We’re about to head off on a Sao Tome and Principle holiday, an adventure to tropical islands off the coast of west Africa, visited by few and loved by all who travel here. There’s not a lot of information available about this remote island nation, so we’ve put together this guide to Sao Tome and Principe to help you plan your own trip!
Sao Tome and Principe – where it all began
A couple of years ago I bought Her Ladyship the Lonely Planet ‘Guide to the World’ for Christmas (oh yes, I know how to spoil her!). We made a deal. I’d flick through the book, she would shout ‘stop’, and whichever page it landed on would be our next destination. The book opened on a place neither of us had even heard of, and just like that it was decided. Sao Tome and Principe here we come!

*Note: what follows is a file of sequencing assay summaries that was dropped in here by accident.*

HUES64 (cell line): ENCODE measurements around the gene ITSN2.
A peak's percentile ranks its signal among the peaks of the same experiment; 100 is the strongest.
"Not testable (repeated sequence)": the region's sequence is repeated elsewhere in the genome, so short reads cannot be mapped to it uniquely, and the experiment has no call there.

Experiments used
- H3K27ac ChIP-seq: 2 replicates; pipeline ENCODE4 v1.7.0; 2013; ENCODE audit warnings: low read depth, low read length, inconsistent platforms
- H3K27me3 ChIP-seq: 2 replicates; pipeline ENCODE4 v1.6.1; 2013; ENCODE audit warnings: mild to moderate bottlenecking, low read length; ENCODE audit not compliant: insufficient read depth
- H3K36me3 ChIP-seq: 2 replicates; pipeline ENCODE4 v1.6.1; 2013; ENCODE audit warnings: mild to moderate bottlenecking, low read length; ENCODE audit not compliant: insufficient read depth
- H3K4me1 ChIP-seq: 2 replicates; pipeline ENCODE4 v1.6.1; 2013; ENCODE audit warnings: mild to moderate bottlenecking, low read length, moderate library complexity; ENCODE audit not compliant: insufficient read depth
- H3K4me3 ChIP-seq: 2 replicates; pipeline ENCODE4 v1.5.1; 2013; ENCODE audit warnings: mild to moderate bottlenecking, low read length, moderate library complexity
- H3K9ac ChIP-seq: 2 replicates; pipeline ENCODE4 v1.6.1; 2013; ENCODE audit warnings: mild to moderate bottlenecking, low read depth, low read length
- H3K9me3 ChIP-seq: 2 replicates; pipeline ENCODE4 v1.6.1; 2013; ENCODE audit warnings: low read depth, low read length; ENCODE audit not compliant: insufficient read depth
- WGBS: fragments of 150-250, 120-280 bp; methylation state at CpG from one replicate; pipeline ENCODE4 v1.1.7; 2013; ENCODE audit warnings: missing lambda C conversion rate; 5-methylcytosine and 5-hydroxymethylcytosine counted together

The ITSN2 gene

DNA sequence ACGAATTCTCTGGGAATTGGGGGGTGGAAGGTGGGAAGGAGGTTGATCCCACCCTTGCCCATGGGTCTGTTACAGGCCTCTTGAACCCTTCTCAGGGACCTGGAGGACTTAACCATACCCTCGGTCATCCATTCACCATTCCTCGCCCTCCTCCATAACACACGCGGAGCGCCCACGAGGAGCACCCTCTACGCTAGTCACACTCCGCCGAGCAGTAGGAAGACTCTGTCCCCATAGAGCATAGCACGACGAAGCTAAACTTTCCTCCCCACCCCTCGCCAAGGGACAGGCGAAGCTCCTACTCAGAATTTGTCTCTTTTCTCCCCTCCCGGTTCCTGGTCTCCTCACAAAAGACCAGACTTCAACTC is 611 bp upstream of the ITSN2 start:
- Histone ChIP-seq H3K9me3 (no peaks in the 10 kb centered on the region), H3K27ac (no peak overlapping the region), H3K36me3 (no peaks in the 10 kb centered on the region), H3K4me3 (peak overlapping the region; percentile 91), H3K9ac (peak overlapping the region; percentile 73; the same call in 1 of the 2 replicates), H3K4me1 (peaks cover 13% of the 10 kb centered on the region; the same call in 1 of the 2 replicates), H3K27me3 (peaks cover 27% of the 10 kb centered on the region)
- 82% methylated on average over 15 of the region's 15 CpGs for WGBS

Only we didn’t.
It was 2017, and the year of our 10th wedding anniversary. We’d always talked about going back to Peru where we had spent our honeymoon, and before we knew it, flights were booked. And always wanting to make the most of a trip, we somehow tagged on Colombia and the Caribbean island of Curaçao too. Then I stumbled upon a ‘too good to miss’ offer for a Kenya Safari, and we had a fantastic invitation to visit Sri Lanka so we squeezed them in as well. Our Sao Tome and Principe holiday was swept well and truly under the carpet.
But it wasn’t forgotten. There has always been a nagging feeling that wouldn’t go away until we’d followed through with our plan. We had made a deal to go, and should stick to that decision. So even though it is later than we had originally planned…
We’re off to visit Sao Tome and Principe!
Just where is Sao Tome and Principe?
If, like us when we opened that page, you’re kinda scratching your head, wondering ‘Sao who?’, here are a few quick-fire facts to put you in the picture:
- Sao Tome and Principle are two tiny tropical islands in the Gulf of Guinea, about 250km east of Gabon